Imagine Canada’s Sector Monitor on Political Activities by Canadian charities 2016

October 04, 2016 | By: .(JavaScript must be enabled to view this email address) Mark Blumberg
Topics: News, What's New from the Charities Directorate of CRA, Canadian Charity Law, Ethics and Canadian Charities

Imagine Canada has put out a very interesting report on a survey of Canadian charities and their answers relating to political activities.  The Sector Monitor report is prepared by David Lasby of Imagine Canada and is well worth reading.  One of the conclusions was "Likelihood of reporting negative effects increased with intensity of engagement in public policy. However, while negative effects are common, this does not appear to have resulted in decreased engagement in public policy."

Apparently 78% of Canadian registered charities reported that the increased scrutiny by CRA had no effect in curtailing their involvement in public policy activities.  Also "The percentages of charities reporting public policy activities did not change significantly between 2010 and 2015, nor did the frequency with which they reported engaging in these activities."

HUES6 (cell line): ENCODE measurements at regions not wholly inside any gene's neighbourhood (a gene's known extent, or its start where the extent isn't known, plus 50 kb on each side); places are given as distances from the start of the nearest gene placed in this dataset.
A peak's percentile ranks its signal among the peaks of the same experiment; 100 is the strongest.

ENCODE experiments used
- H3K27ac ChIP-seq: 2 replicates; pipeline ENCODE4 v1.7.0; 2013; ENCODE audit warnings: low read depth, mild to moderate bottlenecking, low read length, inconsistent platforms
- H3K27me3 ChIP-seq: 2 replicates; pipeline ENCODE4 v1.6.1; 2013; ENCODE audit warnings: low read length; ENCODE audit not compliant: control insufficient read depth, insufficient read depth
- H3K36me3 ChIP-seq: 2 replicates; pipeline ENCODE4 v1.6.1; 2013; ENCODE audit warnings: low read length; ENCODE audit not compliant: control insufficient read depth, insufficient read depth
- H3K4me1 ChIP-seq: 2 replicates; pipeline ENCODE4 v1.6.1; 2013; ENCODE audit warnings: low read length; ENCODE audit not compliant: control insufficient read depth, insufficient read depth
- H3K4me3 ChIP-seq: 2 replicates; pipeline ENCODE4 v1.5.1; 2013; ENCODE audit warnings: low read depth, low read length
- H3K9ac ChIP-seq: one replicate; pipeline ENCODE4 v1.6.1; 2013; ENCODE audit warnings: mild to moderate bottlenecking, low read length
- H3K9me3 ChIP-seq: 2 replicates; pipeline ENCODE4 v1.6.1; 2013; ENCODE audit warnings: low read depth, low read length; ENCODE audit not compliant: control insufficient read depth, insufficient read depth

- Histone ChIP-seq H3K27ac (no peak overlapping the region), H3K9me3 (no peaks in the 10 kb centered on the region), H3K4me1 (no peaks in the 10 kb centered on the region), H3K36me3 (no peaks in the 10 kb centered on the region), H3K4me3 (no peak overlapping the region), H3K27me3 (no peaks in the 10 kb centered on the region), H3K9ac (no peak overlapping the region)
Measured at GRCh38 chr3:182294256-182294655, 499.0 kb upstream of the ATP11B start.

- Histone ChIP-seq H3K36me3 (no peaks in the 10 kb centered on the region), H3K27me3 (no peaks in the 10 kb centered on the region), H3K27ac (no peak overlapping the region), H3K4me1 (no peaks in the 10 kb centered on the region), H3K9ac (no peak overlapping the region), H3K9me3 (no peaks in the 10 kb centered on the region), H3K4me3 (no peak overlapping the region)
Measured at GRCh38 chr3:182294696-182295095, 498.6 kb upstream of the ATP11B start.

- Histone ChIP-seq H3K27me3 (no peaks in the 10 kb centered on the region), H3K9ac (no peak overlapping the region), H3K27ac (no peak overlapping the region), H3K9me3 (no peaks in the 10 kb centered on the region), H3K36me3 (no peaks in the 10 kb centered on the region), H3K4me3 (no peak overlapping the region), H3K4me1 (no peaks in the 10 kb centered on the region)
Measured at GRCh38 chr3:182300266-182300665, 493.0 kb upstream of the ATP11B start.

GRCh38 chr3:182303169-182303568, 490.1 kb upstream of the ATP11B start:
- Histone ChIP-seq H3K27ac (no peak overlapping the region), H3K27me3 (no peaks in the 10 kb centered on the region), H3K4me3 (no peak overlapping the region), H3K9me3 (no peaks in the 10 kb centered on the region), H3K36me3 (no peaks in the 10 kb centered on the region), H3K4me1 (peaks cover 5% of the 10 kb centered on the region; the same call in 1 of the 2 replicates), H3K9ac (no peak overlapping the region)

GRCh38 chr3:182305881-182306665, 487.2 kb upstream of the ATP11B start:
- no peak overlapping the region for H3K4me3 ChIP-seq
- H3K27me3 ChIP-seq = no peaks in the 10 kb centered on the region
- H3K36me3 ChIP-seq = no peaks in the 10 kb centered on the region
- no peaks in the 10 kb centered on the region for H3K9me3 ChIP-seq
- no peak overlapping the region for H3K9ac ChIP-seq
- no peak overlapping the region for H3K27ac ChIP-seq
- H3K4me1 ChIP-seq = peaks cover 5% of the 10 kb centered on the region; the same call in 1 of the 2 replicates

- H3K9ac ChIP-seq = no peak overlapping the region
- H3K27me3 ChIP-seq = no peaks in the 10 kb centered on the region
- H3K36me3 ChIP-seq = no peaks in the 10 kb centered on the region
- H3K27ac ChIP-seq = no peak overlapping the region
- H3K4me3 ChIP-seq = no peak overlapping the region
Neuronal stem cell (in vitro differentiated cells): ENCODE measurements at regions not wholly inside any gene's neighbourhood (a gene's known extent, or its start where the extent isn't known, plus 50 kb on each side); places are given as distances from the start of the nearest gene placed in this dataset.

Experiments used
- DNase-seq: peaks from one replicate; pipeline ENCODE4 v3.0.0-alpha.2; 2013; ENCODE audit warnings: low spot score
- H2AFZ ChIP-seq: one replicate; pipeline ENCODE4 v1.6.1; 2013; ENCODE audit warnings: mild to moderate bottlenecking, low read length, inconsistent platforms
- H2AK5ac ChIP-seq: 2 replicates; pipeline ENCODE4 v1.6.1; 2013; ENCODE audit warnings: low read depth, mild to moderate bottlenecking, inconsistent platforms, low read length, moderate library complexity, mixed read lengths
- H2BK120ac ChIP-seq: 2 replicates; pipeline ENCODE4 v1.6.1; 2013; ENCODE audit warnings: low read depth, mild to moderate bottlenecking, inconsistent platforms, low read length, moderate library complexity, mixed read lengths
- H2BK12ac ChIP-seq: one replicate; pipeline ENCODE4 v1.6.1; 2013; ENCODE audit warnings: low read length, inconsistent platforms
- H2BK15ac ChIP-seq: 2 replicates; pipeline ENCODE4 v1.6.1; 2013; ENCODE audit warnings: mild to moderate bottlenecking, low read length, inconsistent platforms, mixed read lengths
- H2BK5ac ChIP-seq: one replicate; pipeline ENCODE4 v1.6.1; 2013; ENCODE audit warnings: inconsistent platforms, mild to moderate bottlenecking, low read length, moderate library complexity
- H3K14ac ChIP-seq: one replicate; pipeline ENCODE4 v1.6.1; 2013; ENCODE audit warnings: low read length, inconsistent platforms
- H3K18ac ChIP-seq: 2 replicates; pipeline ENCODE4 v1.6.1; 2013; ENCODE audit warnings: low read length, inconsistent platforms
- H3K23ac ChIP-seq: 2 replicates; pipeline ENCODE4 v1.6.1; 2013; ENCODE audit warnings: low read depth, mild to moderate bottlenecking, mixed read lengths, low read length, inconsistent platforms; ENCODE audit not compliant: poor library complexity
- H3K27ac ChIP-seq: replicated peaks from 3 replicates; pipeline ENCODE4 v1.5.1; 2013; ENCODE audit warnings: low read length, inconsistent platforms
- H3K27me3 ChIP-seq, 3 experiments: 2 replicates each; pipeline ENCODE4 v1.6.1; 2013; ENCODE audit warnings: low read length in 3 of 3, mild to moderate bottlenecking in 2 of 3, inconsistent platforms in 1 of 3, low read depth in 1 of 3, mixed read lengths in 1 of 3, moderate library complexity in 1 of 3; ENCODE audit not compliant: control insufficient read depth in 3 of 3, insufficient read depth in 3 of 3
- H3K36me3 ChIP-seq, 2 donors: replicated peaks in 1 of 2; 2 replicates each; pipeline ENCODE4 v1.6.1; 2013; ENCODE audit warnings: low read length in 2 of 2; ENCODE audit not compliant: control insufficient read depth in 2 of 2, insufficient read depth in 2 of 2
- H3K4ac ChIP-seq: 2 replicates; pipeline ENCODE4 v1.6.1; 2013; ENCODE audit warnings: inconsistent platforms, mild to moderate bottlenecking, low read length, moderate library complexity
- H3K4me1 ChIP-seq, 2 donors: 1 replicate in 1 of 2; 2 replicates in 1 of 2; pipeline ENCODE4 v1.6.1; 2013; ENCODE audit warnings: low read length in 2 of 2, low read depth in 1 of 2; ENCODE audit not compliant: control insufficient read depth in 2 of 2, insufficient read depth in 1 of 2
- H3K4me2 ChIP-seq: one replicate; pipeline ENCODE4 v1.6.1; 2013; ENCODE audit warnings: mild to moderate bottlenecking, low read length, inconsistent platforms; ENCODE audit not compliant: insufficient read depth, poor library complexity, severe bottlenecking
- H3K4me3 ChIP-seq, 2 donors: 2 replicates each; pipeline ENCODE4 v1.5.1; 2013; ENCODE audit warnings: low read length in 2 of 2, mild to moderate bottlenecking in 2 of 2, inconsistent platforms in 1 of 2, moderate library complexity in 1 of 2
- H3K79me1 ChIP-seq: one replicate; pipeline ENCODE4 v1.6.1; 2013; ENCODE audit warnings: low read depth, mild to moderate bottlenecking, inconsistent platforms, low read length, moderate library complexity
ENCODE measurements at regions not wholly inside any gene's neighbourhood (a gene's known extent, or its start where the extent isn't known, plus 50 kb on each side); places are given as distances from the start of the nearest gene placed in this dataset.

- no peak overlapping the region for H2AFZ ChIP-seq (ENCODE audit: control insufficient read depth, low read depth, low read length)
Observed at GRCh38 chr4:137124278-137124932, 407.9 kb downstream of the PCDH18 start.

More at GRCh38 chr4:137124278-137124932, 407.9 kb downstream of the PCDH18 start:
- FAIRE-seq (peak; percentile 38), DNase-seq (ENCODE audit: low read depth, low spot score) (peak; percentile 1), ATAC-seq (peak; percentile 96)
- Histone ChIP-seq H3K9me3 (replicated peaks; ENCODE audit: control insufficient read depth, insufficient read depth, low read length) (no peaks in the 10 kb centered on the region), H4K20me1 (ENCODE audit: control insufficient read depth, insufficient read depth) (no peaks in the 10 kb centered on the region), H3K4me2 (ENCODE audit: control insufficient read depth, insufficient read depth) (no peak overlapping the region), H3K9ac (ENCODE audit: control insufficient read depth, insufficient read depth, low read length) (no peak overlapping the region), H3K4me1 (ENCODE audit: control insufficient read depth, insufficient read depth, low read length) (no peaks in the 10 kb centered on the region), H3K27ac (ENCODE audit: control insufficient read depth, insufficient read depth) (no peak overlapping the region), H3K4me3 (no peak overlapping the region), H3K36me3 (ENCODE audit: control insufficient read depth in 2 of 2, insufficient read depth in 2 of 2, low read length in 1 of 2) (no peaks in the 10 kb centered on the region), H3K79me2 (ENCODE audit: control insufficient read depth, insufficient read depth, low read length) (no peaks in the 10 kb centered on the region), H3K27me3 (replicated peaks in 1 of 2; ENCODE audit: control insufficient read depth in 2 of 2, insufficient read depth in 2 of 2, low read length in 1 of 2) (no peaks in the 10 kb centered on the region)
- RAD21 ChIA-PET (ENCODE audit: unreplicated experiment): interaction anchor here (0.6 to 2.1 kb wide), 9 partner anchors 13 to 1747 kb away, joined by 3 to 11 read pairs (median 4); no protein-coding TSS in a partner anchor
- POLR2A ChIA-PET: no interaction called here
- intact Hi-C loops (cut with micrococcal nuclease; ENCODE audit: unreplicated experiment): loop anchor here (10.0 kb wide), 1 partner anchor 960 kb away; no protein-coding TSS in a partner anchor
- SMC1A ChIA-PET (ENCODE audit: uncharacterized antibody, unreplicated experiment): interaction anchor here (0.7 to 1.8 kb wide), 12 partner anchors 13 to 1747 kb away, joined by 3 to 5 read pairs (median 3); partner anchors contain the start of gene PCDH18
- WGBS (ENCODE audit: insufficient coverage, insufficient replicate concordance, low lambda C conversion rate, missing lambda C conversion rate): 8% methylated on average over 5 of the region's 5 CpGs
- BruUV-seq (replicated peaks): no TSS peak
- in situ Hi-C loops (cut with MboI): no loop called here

This report also confirms my concern that the real problem is not the perhaps 20 charities who are spending more than 10% but the thousands of charities spending almost nothing on political activities who should be engaged in political activities and spending significantly greater resources on allowable political activities.  Unfortunately with all the bandwidth taken up by discussions around changing the rules there will be little time to deal with real issues that charities actually have some direct control over like allocating more resources, using better GR practices, being more aware of the existing rules, etc..    

Here are some of the highlights contained in the report with my comments in square brackets and italicized: